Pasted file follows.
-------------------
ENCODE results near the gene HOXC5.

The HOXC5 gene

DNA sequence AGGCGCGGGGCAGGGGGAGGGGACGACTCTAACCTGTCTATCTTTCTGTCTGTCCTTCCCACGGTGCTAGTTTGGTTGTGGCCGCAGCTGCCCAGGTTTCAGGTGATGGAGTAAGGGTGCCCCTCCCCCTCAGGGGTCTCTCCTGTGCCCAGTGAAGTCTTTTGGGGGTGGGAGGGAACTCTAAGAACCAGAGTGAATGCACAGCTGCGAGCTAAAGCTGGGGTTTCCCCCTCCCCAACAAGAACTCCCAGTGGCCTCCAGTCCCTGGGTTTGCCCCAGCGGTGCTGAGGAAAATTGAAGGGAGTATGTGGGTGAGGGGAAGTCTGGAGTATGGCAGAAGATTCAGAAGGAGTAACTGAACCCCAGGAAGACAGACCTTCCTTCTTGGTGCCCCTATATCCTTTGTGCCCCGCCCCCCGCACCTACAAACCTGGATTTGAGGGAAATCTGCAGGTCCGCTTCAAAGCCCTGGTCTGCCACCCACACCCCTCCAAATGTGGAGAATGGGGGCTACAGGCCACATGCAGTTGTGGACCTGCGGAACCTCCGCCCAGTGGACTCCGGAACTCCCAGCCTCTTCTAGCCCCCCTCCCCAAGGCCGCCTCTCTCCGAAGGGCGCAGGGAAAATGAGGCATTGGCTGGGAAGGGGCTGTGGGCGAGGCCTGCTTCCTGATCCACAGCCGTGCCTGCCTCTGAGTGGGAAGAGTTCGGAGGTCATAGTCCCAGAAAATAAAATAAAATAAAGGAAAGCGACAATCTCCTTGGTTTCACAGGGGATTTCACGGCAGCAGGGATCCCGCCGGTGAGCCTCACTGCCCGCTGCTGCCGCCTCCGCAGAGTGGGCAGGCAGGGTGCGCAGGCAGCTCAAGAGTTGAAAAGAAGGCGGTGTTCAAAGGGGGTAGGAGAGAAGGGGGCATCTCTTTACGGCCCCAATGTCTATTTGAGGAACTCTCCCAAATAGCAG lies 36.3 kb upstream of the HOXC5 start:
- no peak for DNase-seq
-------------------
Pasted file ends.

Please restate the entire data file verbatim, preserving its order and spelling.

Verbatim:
ENCODE results near the gene HOXC5.

The HOXC5 gene

DNA sequence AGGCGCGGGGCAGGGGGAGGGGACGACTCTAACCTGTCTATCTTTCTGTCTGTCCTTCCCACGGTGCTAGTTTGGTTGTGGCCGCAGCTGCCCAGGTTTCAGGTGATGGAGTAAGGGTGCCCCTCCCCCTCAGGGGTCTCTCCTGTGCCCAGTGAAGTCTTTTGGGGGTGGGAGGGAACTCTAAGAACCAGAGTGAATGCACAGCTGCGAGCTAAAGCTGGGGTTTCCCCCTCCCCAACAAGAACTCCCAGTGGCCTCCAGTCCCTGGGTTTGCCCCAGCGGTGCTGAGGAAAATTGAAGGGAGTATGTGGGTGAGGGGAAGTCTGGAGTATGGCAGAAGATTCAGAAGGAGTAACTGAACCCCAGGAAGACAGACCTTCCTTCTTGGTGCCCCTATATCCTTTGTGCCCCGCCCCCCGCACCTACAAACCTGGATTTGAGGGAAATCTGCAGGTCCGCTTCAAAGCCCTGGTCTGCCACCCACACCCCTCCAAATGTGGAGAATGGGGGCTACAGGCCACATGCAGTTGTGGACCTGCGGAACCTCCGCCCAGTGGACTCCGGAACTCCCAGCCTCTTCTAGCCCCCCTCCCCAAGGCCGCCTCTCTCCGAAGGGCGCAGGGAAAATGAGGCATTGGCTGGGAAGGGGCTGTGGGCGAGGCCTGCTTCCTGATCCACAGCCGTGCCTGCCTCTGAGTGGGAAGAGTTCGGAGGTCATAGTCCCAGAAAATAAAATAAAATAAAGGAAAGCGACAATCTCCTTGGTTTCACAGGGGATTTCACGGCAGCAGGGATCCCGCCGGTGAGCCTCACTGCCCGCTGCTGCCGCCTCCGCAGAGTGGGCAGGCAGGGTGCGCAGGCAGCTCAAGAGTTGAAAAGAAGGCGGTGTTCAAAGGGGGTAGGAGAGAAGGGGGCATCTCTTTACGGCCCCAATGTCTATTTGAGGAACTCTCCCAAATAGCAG lies 36.3 kb upstream of the HOXC5 start:
- no peak for DNase-seq